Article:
He wasn't ready for an ACTUAL discussion. LOL
    He's just pumping his own "card" trying to increase value and interest.
    I even wished him luck several times.
    He even took his selective outrage out on Pepe Frias. The OP is a monster!! LOL

  • Stone193Stone193 Posts: 24,350 ✭✭✭✭✭

    @RonSportscards said:

    @Stone193 said:
    Geez.

    At this point it might be time to just agree to disagree?

    Shake hands and share a sixer.

    And that's the point. I never really disagreed with him.
    He wanted to know why the Ruth wasn't as collected or valuable compared to other "cards" of that era.
    I gave some possible, hypothetical reasons why the COLLECTING PUBLIC might not be as interested in it.
    Then Mr Sensitive took everything personally, starting straw man arguments, and attributing things to me that I NEVER said.

    He wasn't ready for an ACTUAL discussion. LOL
    He's just pumping his own "card" trying to increase value and interest.
    I even wished him luck several times.
    He even took his selective outrage out on Pepe Frias. The OP is a monster!! LOL

    Ron - I didn't mean that literally - but more of a rhetorical statement of calling a truce.

    I'm not directing this at any "one" individual - just wanted to keep it nice. After all - in general - "not" directed at any one individual - but this is cardboard we're talking about and not the fate of the universe.

    Mike
  • 1948_Swell_Robinson1948_Swell_Robinson Posts: 1,577 ✭✭✭✭

    m
    @RonSportscards said:

    @Stone193 said:
    Geez.

    At this point it might be time to just agree to disagree?

    Shake hands and share a sixer.

    And that's the point. I never really disagreed with him.
    He wanted to know why the Ruth wasn't as collected or valuable compared to other "cards" of that era.
    I gave some possible, hypothetical reasons why the COLLECTING PUBLIC might not be as interested in it.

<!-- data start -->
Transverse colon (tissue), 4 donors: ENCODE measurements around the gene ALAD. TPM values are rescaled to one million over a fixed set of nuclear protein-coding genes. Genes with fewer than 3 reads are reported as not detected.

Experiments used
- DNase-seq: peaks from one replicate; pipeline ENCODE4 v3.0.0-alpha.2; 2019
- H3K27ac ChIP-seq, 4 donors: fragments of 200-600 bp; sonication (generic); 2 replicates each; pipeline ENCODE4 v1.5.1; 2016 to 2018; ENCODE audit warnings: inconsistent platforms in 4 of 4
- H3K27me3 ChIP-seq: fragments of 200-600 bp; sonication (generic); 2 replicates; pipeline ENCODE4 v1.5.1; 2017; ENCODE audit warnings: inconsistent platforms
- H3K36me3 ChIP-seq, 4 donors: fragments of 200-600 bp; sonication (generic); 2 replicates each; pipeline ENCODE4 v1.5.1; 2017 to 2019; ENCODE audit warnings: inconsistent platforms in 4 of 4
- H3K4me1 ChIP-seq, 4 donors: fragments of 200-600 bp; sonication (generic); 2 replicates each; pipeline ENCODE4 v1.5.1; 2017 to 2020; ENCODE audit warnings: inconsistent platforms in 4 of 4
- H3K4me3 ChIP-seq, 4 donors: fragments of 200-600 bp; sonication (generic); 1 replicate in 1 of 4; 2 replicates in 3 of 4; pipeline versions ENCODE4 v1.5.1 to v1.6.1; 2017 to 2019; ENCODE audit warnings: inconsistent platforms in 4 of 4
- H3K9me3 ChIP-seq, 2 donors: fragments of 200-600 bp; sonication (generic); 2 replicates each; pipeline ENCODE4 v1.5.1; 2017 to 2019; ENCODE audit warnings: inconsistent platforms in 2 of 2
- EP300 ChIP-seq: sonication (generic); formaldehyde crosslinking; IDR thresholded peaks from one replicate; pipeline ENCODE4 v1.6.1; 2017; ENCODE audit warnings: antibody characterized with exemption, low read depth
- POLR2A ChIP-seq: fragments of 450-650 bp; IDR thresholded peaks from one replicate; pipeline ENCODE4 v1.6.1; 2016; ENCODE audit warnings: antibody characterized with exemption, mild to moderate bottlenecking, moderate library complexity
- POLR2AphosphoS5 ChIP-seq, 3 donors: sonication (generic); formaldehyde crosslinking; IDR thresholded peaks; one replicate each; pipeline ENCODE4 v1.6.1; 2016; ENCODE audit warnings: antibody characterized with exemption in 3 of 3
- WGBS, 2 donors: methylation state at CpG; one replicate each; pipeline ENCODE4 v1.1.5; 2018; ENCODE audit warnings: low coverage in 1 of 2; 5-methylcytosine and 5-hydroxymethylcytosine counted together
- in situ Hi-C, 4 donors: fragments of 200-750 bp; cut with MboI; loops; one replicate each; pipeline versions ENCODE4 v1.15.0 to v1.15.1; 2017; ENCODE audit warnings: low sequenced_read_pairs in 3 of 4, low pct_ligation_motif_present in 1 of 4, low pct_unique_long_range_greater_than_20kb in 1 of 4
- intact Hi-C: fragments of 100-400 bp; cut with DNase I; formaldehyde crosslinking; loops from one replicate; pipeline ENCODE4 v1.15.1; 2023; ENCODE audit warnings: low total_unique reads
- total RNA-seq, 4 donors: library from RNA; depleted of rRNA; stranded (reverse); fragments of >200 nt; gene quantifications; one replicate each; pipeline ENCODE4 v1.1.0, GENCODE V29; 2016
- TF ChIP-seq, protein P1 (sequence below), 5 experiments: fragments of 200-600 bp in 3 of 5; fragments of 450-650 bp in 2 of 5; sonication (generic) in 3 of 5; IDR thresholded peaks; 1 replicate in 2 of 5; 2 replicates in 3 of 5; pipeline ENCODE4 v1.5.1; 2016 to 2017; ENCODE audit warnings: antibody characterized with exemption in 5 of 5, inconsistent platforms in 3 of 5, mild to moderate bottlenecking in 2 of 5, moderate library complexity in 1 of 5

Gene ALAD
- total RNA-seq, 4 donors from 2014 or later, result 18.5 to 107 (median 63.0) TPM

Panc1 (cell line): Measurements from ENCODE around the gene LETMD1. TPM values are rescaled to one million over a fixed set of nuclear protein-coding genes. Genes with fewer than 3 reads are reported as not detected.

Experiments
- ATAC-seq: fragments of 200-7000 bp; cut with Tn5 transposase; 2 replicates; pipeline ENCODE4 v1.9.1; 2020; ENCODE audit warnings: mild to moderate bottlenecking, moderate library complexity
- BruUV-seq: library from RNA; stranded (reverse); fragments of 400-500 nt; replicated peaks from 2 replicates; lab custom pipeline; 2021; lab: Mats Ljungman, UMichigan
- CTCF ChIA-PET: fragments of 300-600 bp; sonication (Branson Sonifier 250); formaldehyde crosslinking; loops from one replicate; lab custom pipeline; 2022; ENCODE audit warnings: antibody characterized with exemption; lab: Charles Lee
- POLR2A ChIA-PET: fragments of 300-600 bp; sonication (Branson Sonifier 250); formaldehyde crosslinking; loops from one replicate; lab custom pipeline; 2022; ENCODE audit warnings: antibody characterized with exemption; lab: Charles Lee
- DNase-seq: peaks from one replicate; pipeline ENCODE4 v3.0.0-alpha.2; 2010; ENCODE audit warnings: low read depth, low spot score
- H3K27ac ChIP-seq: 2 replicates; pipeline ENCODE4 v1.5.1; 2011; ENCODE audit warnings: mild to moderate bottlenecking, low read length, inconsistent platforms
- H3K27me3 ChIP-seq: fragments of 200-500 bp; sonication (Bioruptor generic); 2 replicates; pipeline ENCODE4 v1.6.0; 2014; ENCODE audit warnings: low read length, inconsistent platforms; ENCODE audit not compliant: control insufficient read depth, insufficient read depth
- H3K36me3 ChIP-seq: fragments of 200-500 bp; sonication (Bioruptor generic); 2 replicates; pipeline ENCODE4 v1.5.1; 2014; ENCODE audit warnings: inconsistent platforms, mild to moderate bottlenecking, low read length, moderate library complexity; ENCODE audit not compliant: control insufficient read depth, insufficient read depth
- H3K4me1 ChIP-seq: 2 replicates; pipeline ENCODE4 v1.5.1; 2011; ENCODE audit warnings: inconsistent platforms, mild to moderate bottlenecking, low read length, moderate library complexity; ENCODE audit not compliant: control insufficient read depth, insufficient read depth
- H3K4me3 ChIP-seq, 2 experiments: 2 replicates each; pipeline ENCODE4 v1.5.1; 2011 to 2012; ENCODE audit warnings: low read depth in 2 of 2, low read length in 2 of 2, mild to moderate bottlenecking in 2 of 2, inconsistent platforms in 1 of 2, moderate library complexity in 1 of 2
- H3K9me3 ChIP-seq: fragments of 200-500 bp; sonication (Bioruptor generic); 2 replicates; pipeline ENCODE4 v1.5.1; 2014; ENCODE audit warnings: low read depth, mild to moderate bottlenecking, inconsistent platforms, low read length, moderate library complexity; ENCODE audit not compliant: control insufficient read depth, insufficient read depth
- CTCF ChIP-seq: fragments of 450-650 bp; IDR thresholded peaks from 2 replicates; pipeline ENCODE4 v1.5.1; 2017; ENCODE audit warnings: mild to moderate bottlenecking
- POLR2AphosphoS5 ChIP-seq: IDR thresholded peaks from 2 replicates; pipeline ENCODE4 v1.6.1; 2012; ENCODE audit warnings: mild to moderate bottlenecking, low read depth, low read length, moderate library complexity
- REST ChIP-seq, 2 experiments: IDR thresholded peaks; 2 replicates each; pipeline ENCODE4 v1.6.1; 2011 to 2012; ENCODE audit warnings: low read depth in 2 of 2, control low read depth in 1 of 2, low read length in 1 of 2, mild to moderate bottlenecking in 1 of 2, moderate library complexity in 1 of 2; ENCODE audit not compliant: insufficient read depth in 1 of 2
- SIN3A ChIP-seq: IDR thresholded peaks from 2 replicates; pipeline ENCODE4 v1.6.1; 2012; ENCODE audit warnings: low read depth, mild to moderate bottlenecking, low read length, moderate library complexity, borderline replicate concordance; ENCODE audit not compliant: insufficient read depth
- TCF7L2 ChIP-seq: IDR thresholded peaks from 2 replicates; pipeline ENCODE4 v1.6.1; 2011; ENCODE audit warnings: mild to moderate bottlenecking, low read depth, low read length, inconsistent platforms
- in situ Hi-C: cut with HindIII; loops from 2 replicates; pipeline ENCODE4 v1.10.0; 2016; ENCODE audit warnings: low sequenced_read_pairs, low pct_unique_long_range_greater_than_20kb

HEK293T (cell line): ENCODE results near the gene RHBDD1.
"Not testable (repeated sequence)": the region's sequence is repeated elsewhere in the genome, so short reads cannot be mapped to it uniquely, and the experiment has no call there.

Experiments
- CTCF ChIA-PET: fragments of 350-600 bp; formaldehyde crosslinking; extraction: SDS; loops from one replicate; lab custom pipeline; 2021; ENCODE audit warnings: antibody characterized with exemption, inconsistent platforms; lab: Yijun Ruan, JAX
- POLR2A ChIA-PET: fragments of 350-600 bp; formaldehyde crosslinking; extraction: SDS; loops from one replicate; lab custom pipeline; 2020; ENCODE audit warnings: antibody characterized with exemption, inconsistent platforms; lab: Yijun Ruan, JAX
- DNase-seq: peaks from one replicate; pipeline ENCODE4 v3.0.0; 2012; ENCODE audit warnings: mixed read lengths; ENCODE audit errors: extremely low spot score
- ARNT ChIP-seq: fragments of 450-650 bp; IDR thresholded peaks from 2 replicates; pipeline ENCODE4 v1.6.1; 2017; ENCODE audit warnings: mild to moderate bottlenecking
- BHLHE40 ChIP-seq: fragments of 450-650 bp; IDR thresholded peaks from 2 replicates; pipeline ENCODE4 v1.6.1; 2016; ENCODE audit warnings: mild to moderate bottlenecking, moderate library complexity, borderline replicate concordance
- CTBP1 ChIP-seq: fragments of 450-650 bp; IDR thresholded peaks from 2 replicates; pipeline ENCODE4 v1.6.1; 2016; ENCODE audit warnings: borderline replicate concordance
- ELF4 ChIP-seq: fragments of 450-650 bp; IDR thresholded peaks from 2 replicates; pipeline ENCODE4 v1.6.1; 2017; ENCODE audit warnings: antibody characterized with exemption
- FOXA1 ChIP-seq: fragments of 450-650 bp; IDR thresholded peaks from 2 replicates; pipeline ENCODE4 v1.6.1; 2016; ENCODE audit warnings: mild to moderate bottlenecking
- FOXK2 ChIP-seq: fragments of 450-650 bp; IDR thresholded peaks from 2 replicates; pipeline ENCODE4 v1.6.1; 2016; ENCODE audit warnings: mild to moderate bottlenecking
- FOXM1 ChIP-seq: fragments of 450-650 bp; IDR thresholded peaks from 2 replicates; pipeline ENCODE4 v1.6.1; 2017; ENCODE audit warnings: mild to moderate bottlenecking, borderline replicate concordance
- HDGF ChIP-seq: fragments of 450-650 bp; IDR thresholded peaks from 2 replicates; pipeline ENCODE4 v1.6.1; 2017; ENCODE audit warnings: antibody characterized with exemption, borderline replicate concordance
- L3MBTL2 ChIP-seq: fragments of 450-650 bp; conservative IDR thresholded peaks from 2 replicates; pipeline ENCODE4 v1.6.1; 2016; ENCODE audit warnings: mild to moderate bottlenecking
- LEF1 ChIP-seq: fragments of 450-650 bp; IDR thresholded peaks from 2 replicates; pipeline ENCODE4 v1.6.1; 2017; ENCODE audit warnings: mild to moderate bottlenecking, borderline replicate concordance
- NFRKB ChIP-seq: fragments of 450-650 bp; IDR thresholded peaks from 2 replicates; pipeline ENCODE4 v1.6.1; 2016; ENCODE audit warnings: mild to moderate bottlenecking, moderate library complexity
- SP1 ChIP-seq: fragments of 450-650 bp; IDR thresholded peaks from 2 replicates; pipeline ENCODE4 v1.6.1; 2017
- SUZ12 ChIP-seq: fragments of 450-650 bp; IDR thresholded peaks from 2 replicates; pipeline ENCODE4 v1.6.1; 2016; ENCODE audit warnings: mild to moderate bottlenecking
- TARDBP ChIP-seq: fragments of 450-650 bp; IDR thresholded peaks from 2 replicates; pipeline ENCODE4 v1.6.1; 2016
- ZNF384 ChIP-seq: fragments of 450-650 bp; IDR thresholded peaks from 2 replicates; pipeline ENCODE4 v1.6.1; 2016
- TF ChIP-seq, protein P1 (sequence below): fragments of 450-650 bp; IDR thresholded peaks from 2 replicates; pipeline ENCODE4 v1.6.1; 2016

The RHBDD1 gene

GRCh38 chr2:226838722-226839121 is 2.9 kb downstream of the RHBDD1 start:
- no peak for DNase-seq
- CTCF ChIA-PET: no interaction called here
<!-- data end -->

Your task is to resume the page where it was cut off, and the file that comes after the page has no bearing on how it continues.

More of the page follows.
Then Mr Sensitive took everything personally, starting straw man arguments, and attributing things to me that I NEVER said.

    He wasn't ready for an ACTUAL discussion. LOL
    He's just pumping his own "card" trying to increase value and interest.
    I even wished him luck several times.
    He even took his selective outrage out on Pepe Frias. The OP is a monster!! LOL

    More BS lol.

    The discussion basically ended with your Franklin mint garbage, as well as when claiming it isn't a baseball card. Ironically, that view comes from Beckett 'pumping' where you obviously bought into their pumping since you were spoon fed that line of crap in recent decades.

    It clearly always has been a baseball card and always will be. A Goudey card nonetheless. His only 1934 Goudey card to boot since he wasn't in the base set.

    Then your horrible analogies like the 1980 basketball topps team poster inserts(which were not only ridiculously bad, but with examples like the ALCINDOR RULER it just was an awful attempt at a discussion). Further you concluded the Pepe Frias was more valuable because it had a lower pop and you don't even understand that basic logic.

    I don't need luck with the card BTW. I'm not selling it. I got it to round a collection and it is a beautiful piece. Then offered a highlight of the card and its virtues to the collecting community. Some already know of. Some not quite so much. You want to call it pumping go ahead. This place is to talk about cards and that is what I am doing. So save your BS.

    You didn't shine any lights that I already knew existed as to why anything may not have achieved a higher status...and those views you possess are already baked in to my considerations when saying it still is undervalued based on the Ruth market, other similar items etc... So those points were moot and all already considered.

    If anything was a 'straw man' argument is because I already know the prevailing beliefs and misconceptions of some...and I address sooner than when officially brought up. You brought some of them up indirectly, but they are there. They still are with your "card" in parenthesis. So none of it is a strawman. You call it that because you were simply wrong on it and because you were spoon fed that view.

    Population of a card does factor in it too BTW. It is among several factors and is an important one but not the only one.

    "Demand is the key,." Blah blah blah. Yeah I know that factor. You act as if you are shedding a light on the aspect. I've known that since second grade. As powerful of a factor that it is, demand goes up and down and is still only one of the factors.

    So yeah, I will enjoy it and thanks for wishing me luck with it. A playing days Ruth card at that price is still darn good value right now. The beauty of it is tremendous and appealing.